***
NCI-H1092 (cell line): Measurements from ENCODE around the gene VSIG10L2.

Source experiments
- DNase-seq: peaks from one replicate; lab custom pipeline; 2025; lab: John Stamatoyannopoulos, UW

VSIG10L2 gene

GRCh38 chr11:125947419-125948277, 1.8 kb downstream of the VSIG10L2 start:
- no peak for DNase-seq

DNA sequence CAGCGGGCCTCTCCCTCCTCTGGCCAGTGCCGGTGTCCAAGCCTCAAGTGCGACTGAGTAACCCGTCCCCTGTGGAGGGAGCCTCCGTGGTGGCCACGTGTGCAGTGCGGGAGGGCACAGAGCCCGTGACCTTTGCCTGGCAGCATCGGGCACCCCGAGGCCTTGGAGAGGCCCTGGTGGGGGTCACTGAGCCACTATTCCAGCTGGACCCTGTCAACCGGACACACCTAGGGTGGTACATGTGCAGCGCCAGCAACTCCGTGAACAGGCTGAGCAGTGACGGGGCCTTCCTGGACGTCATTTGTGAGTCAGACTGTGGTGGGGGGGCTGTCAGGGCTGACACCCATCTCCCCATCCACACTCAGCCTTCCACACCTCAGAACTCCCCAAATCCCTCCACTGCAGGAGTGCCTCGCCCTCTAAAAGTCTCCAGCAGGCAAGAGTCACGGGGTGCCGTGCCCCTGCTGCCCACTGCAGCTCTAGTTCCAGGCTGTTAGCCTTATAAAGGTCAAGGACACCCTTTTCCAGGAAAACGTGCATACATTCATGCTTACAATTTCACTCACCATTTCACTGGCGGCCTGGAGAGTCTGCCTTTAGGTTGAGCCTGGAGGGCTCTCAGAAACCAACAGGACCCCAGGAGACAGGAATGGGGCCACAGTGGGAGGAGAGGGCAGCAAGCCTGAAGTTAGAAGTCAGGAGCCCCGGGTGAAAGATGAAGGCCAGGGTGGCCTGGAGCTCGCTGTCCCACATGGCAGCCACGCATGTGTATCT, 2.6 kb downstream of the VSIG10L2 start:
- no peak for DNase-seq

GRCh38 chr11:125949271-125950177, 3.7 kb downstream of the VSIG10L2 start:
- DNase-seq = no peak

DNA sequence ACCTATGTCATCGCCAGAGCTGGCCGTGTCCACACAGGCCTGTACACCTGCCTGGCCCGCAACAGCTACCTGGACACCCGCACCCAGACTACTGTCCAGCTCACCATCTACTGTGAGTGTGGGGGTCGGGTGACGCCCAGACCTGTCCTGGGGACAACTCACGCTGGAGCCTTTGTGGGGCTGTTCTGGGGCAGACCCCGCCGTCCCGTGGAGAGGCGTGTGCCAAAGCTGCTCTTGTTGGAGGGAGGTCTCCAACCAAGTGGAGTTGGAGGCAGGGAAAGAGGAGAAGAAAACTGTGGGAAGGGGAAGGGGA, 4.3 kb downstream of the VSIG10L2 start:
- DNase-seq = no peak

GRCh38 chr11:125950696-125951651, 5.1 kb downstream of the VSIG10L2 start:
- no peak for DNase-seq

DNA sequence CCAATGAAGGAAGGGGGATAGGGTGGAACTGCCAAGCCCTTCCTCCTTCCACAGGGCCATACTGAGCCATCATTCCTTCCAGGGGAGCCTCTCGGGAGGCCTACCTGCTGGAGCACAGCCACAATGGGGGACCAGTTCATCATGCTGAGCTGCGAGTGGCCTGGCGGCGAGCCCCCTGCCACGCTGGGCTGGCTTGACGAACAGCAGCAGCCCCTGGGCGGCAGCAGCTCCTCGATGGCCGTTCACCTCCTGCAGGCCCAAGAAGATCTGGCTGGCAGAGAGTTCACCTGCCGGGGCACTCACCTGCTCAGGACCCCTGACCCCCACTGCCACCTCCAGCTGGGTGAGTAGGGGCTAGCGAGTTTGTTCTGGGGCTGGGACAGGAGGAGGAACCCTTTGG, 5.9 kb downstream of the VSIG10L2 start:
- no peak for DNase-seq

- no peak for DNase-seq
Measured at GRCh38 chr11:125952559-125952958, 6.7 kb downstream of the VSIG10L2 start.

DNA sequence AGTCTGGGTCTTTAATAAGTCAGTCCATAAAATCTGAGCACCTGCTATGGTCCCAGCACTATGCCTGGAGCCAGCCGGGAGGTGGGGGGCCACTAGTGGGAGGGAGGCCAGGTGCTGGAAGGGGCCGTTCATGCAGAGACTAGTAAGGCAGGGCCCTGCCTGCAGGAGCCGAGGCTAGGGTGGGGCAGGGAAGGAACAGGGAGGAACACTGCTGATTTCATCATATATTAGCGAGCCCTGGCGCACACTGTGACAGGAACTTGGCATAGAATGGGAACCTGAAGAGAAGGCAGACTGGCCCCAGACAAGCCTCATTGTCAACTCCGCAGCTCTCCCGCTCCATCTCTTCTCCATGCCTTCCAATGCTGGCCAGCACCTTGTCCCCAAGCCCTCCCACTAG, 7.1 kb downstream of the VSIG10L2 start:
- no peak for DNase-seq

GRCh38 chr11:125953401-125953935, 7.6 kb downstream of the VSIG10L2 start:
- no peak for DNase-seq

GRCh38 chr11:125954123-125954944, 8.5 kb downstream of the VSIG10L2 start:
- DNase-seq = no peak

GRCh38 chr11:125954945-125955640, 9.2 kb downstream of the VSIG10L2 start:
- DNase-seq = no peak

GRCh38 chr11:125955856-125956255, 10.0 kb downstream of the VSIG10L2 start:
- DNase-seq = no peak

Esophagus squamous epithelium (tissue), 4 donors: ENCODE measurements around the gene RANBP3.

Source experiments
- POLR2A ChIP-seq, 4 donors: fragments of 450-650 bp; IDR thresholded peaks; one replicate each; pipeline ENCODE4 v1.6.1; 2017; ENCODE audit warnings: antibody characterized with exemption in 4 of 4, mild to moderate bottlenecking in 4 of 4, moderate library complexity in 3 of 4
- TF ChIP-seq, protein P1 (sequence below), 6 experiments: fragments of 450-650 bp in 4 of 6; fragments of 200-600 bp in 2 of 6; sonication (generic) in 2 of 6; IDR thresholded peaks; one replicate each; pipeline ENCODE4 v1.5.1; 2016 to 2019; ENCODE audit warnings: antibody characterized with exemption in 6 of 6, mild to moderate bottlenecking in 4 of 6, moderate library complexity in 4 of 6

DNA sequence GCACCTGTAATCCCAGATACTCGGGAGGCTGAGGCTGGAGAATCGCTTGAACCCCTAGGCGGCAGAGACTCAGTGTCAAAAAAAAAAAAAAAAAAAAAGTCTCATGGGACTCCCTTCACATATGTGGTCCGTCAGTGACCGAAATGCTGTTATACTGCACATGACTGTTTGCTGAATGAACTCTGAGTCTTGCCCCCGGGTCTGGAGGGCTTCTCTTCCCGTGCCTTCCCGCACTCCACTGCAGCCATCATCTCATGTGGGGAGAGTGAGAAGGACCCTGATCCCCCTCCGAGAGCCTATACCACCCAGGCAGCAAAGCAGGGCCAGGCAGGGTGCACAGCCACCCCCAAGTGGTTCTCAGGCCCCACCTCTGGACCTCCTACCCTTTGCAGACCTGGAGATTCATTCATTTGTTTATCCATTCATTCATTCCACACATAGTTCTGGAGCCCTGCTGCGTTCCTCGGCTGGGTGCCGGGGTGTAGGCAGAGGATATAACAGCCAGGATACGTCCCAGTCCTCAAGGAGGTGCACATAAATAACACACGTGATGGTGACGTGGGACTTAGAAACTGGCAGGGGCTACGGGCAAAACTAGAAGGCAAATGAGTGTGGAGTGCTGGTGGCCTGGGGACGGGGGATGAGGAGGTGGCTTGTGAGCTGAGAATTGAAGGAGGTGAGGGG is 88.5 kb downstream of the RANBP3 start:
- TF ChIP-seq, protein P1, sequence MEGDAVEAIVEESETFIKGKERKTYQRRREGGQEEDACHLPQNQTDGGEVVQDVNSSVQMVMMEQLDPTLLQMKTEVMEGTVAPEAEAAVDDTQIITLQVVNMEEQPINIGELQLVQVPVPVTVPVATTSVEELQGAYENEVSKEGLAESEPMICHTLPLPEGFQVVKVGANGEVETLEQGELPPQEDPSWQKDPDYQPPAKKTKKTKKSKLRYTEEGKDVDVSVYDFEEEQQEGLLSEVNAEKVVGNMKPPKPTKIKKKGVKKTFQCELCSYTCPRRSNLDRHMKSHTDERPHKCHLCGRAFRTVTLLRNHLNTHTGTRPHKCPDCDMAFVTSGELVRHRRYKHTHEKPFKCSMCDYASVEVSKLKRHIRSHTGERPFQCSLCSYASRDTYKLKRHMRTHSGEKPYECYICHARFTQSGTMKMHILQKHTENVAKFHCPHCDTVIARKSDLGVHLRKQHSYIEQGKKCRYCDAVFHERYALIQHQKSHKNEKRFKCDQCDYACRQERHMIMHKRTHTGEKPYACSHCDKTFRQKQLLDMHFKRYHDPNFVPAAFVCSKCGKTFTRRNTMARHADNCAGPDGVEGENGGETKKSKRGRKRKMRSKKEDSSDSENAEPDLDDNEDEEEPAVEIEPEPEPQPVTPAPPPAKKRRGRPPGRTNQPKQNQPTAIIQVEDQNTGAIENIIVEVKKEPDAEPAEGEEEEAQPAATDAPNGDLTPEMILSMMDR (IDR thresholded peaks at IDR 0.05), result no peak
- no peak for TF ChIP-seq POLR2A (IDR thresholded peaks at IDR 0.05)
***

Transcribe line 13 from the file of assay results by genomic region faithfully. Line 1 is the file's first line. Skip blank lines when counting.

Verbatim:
GRCh38 chr11:125950696-125951651, 5.1 kb downstream of the VSIG10L2 start: